Last weekend in Brighton, Michigan, an opponent of a proposed charter school in that community was arrested. His infraction was his refusal to leave an “invitation only” meeting involving charter school supporters. Michigan charter schools receive public funding amounting to nearly $1-billion a year and are subject to oversight by the Michigan Department of Education. Glenn Ikens insists that as a Brighton resident and a taxpayer, it entitles him to attend such meetings.
Educators across the country are hosting discussions in conjunction with National School Choice Week.
There are a number of events in the Lansing area, including the screening of a documentary on school choice at the Capitol on Tuesday morning. That event is sponsored by the Mackinac Center for Public Policy, which bills itself as a nonpartisan research and educational institute based in Midland.
Many in Michigan’s charter school community are crying foul over a recent report that criticizes the state’s charter school authorizers. Authorizers of charter schools are educational institutions, often colleges, whose responsibility is to ensure oversight, accountability and adequate performance.
Michigan’s charter school authorizers have been in the news a lot recently. They’re the roughly 40 institutions, often colleges, that ensure oversight and accountability at the state’s 300 publicly funded charter schools. About 130,000 young people will attend a charter school in Michigan in the 2014-2015 school year.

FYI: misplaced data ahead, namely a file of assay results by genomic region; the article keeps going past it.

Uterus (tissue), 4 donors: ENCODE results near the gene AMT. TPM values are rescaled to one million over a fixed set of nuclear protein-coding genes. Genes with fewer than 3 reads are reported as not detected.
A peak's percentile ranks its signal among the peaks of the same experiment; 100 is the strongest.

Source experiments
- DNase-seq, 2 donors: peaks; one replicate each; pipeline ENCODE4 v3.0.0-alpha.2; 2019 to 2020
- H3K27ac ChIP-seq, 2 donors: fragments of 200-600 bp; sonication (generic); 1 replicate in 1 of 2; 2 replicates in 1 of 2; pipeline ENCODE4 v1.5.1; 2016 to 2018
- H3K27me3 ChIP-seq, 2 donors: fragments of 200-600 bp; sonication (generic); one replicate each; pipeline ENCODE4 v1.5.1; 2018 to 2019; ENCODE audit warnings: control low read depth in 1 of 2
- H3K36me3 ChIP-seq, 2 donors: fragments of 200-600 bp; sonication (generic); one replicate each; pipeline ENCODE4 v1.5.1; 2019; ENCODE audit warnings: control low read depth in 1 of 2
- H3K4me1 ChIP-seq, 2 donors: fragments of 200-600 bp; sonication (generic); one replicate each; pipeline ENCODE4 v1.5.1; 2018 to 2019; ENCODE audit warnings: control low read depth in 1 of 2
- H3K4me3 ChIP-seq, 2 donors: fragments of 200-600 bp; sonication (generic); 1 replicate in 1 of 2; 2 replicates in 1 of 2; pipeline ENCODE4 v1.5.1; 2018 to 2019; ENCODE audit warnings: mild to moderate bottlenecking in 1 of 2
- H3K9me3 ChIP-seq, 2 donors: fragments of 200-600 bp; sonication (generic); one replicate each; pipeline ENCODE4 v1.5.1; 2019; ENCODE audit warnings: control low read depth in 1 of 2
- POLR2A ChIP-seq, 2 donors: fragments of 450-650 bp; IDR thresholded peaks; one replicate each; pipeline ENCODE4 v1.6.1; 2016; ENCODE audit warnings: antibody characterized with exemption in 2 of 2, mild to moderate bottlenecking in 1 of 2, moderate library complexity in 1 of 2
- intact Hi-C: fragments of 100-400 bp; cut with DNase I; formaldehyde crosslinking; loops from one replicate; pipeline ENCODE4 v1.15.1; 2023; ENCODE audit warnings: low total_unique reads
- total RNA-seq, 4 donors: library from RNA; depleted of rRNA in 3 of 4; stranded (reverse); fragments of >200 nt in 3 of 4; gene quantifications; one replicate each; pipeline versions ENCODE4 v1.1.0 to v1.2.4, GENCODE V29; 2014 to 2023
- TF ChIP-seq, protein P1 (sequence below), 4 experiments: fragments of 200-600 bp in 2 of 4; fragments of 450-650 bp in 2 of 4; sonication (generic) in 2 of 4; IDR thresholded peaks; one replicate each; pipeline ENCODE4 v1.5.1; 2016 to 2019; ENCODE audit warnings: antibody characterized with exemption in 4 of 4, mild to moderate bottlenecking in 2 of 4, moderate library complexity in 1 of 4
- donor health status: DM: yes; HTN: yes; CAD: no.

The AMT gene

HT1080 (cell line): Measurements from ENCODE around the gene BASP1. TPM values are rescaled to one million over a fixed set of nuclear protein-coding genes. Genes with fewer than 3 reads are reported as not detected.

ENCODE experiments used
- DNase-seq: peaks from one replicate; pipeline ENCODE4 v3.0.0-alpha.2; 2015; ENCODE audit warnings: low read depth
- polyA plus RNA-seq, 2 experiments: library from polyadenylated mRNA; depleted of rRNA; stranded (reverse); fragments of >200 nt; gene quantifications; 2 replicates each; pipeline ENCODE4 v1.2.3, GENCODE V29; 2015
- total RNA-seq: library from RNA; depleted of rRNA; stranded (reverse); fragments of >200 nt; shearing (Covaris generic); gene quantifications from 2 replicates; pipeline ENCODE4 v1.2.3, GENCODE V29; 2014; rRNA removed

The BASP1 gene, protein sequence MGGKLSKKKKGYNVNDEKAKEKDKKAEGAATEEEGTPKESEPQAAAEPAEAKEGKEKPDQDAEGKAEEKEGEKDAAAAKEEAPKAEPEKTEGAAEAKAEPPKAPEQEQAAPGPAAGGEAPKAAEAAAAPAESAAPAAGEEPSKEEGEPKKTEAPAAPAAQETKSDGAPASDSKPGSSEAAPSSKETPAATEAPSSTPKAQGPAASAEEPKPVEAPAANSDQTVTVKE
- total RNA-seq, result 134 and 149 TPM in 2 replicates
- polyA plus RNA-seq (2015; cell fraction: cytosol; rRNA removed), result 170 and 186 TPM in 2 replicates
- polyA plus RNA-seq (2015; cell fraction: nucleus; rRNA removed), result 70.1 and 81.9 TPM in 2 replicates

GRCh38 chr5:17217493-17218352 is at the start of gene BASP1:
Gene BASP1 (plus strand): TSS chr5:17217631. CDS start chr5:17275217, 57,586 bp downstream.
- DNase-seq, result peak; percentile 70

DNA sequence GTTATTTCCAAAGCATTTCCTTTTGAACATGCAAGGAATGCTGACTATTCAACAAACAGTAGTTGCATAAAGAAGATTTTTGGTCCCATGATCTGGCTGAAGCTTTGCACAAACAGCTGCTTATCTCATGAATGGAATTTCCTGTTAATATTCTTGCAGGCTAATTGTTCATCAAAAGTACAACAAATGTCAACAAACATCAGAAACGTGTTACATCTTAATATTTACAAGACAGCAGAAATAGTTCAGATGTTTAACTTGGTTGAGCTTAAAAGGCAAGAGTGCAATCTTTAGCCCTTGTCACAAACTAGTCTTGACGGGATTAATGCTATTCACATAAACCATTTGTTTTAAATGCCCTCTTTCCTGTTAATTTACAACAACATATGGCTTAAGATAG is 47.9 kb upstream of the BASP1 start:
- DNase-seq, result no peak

Michigan’s charter school operators are coming under closer scrutiny. On Monday, State Schools Superintendent Michael Flanagan released a list of 11 charter school authorizers that he says need to improve oversight of their schools.
Michigan education stakeholders met with state officials this week, including Superintendent Michael Flanagan. Discussions included toughening the oversight of the state’s charter schools. On Monday, Flanagan met with charter school authorizers.
Several Michigan charter school authorizers from around the state journeyed to Lansing yesterday. They met with state schools Superintendent Michael Flanagan about more vigorous oversight of the state’s charter schools.
The tension between advocates of traditional and charter schools in Michigan has intensified. That’s because of recent stories in the Detroit Free Press which raise serious doubts about the operation and oversight of the state’s nearly 400 charter schools.